Women score big in soccer
Thu., June 9, 2005
TEHRAN, Iran – One of the victories scored at Azadi Stadium Wednesday evening was Iran’s soccer triumph over the island nation of Bahrain, an easy 1-0 win that guaranteed Iran a slot in next year’s World Cup and set off dancing in the streets of the capital.
Another sort of victory came about 90 minutes before the game, when a crowd of female soccer fans pushed their way past guards posted outside the stadium. Defying a rule that has banned women from soccer matches for more than a quarter-century in the Islamic Republic of Iran, the young activists demanded seats in the sports complex that Iran’s religious rulers named Azadi, or “freedom.”
“We were just insisting on our rights,” said Laila Maleki, one of the group of 26 young women. “We’re part of no campaign.”
Iranians go to the polls June 17 to elect a new president, and the impending electoral contest brought campaign posters, paper visors and thousands of fliers to the sporting contest, continuing a long link there between soccer and public affairs.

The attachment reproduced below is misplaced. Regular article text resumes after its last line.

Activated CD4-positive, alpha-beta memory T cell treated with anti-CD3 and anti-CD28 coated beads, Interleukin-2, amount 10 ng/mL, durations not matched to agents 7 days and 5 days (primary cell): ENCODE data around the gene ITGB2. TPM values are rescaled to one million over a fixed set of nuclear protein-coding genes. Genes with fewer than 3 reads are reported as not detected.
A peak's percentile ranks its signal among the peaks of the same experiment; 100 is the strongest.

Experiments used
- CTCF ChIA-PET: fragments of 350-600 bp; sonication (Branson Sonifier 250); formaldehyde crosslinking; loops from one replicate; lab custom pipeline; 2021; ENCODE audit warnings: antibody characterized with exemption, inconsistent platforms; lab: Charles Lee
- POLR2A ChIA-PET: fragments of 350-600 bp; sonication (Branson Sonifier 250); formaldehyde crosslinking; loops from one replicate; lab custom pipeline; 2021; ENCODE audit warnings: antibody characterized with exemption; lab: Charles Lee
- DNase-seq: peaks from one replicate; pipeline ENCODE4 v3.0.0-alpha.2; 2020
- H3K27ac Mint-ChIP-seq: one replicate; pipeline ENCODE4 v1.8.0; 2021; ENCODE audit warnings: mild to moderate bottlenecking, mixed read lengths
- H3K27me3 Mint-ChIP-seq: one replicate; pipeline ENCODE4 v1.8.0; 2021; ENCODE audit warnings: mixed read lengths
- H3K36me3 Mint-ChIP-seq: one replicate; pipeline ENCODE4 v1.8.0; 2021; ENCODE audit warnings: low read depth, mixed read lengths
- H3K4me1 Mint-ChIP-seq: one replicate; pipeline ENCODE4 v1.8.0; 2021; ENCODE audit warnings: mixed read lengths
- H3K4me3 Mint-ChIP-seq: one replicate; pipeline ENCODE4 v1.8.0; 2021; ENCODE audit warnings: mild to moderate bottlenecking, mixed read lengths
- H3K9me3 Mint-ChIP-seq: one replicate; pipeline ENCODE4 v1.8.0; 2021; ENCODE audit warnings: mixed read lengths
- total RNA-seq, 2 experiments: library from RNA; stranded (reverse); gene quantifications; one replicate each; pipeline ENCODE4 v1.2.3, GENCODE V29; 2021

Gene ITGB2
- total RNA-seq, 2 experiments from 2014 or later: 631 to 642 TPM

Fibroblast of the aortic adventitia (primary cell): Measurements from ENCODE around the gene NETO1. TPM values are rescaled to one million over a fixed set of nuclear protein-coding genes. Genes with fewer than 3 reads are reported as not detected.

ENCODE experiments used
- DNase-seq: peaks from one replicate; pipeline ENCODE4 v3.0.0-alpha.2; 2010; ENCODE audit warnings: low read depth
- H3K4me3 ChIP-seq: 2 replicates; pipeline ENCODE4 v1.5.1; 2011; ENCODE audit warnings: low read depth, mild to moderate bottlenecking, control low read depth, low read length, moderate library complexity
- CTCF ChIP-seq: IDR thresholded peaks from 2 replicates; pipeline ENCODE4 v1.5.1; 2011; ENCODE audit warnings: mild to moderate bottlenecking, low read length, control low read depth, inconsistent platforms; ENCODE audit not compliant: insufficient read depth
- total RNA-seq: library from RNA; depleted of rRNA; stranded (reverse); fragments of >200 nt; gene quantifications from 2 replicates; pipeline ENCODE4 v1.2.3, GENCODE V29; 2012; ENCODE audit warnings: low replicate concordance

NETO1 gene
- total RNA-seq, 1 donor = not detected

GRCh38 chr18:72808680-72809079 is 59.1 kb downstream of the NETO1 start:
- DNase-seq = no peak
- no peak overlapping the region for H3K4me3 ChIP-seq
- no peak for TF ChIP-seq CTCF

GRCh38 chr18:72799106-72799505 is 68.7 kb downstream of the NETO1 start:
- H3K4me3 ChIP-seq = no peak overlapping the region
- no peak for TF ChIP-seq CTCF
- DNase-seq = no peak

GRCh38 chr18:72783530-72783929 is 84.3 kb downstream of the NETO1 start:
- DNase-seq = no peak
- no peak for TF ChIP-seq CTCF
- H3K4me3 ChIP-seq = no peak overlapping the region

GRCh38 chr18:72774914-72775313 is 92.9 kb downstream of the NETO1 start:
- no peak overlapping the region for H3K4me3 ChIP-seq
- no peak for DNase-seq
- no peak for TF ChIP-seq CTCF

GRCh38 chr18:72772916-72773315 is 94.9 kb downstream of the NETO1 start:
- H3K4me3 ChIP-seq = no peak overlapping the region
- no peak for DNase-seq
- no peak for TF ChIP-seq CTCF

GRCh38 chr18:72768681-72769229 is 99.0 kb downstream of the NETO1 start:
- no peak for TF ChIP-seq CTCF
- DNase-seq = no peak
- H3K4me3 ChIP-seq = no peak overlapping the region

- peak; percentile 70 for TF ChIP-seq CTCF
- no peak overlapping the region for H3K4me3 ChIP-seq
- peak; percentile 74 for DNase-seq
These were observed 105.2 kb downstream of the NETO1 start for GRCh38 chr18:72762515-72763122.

Iran’s ruling clerics were dumbfounded by the spontaneous street celebrations nationwide when the national team qualified for the 1998 World Cup, and women joined men in celebrating to banned Western music blaring from car stereos. The party was even bigger – and more officially welcome – when Iran upset the United States during the tournament itself.
But the ban on women in the stands remained fixed, and the manner of its tentative lifting offered a window into how politics work in Iran.
Of the 100 or so women in the Special Grandstand on Wednesday night, most were invited by Iran’s minister for sports, Mohsen Mehralizadeh, who is also one of the country’s vice presidents. An advocate of equal participation for women as well as a presidential candidate, Mehralizadeh has in recent months arranged for women to attend national soccer games.
His approach has been gradualist, reflecting the pace of change brought about by President Mohammad Khatami, the reformist first elected in 1997 in a system in which appointed conservatives hold decisive power.
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